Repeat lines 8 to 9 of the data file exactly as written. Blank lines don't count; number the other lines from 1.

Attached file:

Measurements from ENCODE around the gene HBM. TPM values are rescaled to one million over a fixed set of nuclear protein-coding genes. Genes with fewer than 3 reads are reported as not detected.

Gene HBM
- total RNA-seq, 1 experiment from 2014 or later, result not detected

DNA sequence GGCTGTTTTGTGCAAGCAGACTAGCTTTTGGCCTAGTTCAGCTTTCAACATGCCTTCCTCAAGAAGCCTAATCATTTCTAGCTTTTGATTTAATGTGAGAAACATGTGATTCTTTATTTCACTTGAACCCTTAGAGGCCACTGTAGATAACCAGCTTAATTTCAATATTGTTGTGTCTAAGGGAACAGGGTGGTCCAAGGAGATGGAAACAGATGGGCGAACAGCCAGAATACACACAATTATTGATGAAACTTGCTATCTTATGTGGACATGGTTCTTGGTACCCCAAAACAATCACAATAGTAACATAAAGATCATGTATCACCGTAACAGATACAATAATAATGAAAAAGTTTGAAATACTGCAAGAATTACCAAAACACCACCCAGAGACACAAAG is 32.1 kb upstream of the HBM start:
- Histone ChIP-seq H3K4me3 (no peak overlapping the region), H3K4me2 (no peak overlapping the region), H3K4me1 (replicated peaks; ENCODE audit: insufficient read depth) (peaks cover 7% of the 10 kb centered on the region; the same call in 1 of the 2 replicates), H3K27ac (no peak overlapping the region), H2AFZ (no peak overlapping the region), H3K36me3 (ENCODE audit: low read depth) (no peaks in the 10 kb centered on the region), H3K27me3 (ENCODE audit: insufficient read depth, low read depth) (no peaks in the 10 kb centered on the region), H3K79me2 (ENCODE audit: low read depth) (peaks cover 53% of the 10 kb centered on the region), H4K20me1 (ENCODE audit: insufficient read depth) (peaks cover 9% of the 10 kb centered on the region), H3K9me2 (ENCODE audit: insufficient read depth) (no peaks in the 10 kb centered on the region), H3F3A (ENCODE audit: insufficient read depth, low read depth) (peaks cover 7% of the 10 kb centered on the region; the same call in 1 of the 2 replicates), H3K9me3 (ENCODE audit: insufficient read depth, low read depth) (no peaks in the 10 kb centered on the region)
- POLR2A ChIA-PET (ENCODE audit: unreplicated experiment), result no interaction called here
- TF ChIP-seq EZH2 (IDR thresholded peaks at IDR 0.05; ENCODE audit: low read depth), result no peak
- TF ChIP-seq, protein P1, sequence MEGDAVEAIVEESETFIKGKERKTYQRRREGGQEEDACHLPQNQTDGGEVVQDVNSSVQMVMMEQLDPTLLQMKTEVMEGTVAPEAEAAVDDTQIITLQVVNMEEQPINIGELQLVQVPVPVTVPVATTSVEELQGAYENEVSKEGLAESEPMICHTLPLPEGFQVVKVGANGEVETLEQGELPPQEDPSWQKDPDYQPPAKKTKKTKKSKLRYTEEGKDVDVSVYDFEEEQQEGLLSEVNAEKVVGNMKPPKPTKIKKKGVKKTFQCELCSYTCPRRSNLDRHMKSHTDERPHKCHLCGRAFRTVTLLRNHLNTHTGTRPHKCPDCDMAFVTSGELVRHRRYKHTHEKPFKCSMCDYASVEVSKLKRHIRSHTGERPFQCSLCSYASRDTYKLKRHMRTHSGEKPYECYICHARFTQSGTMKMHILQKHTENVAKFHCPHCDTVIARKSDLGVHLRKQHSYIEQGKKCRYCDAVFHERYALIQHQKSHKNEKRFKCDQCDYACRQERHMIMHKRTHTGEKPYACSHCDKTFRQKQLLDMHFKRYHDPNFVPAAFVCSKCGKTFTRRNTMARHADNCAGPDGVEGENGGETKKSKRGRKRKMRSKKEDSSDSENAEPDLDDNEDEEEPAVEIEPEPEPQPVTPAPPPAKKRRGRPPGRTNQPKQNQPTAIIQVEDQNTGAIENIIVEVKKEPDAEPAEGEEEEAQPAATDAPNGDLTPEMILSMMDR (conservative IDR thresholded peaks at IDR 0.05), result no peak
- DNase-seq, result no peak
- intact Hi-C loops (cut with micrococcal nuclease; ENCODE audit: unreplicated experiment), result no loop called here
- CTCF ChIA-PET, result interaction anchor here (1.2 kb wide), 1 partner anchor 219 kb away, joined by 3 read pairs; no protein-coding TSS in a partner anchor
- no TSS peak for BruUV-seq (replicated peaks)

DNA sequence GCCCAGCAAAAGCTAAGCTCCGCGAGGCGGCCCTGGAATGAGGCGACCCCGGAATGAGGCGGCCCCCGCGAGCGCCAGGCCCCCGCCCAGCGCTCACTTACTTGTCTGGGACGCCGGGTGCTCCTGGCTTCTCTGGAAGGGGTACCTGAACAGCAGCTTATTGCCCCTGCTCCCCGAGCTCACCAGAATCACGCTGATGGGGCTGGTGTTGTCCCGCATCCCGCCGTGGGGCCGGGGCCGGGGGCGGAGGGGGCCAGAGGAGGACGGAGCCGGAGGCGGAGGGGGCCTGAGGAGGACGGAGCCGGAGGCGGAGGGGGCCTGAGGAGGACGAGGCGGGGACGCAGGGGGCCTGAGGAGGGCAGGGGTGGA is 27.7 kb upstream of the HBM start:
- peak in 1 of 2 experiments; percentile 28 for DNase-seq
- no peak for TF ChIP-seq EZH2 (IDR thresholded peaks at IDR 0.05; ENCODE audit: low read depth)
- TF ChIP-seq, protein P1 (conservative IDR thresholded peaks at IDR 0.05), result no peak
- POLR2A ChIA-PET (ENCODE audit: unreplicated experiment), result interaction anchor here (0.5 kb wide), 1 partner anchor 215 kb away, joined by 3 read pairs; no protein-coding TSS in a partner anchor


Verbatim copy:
- TF ChIP-seq, protein P1, sequence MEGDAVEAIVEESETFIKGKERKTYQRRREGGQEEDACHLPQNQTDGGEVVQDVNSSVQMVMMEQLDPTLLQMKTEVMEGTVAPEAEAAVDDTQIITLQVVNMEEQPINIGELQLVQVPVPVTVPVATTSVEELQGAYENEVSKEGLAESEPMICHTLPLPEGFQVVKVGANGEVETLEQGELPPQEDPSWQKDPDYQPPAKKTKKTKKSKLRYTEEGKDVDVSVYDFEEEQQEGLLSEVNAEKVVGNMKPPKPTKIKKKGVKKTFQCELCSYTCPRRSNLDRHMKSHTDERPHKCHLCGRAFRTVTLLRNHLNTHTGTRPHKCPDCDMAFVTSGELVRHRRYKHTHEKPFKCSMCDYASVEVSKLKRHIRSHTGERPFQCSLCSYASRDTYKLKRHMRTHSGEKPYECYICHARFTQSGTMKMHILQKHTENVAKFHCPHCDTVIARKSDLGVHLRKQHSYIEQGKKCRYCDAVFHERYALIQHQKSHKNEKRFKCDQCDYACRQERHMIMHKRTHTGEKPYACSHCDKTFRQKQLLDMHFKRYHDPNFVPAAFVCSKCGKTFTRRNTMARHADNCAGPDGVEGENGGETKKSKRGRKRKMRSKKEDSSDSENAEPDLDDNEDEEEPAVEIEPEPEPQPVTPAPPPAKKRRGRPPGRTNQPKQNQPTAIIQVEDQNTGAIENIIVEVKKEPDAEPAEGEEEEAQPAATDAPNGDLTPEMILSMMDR (conservative IDR thresholded peaks at IDR 0.05), result no peak
- DNase-seq, result no peak